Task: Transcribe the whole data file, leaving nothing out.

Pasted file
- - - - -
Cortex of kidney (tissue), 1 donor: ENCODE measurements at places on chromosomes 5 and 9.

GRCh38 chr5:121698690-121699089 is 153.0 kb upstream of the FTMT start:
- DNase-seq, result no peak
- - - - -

Cortex of kidney (tissue), 1 donor: ENCODE measurements at places on chromosomes 5 and 9.

GRCh38 chr5:121698690-121699089 is 153.0 kb upstream of the FTMT start:
- DNase-seq, result no peak